7. The 2017 QS Graduate Employability Rankings were released in November. The top 5 universities globally were Stanford, MIT, Tsinghua, Sydney and Cambridge. The top 5 UK universities were Cambridge (5th), Oxford (8th), Imperial (20th), UCL (24th) and Manchester (35th). The University of Southampton is in the group of universities ranked between 101st and 150th, joint 15th in the list of UK universities.

Consultations on PGR loans and part time undergraduate loans

8. The Government published two consultations in November about student loans in England. In the consultation about PGR loans, the key recommendations are:

• Loans of up to £25,000 available to PGR students not in receipt of an RCUK studentship

• The loan is a contribution to study, not specifically for tuition fees or maintenance costs.

• There would be a maximum course length of six years.

• The loan would be available from 2018/19

9. In the consultation about part time maintenance loans, the key recommendations are:

• Part time students can borrow an annually capped amount, a percentage of the full time loan and varying by intensity of study.

• Minimum average annual intensity of 25% FTE; maximum course length 16 years for a 4 year FTE course at 25% intensity.

• Loan is a contribution to living costs

• The loan would be available from 2018/19.

10. Both consultations arte open until 16 December, and final decisions will be made by the Government in the New Year.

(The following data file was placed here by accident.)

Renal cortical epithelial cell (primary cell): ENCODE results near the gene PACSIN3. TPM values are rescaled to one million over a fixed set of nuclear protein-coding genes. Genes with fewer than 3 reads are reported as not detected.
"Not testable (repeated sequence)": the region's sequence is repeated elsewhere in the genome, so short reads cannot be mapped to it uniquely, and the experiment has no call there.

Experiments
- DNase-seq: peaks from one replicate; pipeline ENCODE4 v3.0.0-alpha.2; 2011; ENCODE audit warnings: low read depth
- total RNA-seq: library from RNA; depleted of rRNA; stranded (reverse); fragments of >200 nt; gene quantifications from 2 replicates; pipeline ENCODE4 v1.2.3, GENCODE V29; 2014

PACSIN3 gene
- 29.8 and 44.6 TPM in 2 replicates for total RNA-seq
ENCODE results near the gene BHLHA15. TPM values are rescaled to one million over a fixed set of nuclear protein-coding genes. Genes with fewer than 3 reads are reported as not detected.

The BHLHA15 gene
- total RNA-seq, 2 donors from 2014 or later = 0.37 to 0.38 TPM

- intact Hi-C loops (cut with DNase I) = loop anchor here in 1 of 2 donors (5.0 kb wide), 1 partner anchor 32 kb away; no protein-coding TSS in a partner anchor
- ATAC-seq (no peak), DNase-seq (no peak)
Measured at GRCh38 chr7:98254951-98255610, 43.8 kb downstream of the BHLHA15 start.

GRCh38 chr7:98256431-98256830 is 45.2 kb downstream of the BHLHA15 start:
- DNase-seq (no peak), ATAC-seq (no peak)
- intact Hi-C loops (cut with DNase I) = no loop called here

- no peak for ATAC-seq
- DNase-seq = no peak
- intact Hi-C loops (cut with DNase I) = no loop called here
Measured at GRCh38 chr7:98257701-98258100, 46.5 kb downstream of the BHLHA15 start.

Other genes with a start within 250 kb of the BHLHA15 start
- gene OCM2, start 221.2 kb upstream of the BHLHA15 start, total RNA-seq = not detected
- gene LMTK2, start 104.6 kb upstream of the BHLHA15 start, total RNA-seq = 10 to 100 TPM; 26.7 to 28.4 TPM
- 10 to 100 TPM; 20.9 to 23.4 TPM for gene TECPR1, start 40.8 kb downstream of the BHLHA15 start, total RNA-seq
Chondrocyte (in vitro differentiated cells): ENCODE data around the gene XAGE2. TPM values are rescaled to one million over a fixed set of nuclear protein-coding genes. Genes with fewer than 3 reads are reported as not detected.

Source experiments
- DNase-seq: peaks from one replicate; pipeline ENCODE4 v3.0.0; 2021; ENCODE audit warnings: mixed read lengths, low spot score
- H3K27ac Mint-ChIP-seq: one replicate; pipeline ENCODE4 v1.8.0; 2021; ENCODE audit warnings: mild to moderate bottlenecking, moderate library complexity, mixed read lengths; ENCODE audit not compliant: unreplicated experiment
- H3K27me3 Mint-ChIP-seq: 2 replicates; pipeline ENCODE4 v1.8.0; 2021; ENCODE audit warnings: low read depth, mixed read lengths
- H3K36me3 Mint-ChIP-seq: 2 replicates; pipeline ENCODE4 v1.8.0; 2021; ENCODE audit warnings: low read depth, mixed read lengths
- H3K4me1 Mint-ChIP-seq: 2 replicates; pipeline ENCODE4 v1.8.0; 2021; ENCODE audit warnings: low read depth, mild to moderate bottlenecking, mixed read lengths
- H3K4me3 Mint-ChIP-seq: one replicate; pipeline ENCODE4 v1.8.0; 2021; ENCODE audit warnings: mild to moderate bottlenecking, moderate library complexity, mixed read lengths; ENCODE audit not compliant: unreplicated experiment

Next President of Universities UK

11. Professor Janet Beer, Vice-Chancellor of the University of Liverpool, has been elected the next President of Universities UK. She will take over the post from Professor Julia Goodfellow, Vice-Chancellor of the University of Kent, in August 2017.

Nursing degree apprenticeship

12. On 30 November, the Government announced a new nursing degree apprenticeship. Under the scheme, people with a variety of different work experience and qualifications will be able to join the apprenticeship and stay in work whilst studying. The aim is to open up a career in nursing to people from all backgrounds.

Centre for Cities report – Great British Brain Drain

13. The think tank Centre for Cities published a report entitled The Great British Brain Drain on 21 November, which examined where graduates had moved to for work six months after graduation. Key points included:

• London employs 22% of all new working graduates, but 38% of those with a first or a 2:1 from a Russell Group University

• Many cities outside London do not retain most of the students that move to the city to study.

• However, cities with universities have a net “brain gain” (from retaining some of their own graduates and attracting others).

HE changes in Wales & Scotland

14. The Welsh Government have published their response to the Diamond Review of HE funding in Wales, which was published in September. In the response they accept the main proposals of the review, including:

• The abolition of tuition fee grants, to be replaced by loans up to £9000 or the maximum cost of tuition fees

• A non-means tested maintenance grant of £1000 for all Welsh domiciled students

• Further means-tested maintenance grants. The upper threshold of these grants will be a family income of £59,200 (this is lower than the £81,000 recommended in the Diamond Review).

• Maintenance loans available for those not eligible for grants.

15. The Welsh Government intend to introduce these reforms for students starting in 2018/19, and are current consulting about the proposals.

16. In Scotland, the Scottish Government have confirmed that the board of the Scottish Further and Higher Education Funding Council (SFC) will be merged into a larger body which will also include Skills Development Scotland, Highlands and Island Enterprise and Scottish Enterprise.


Gavin Costigan

Director of Public Policy | Southampton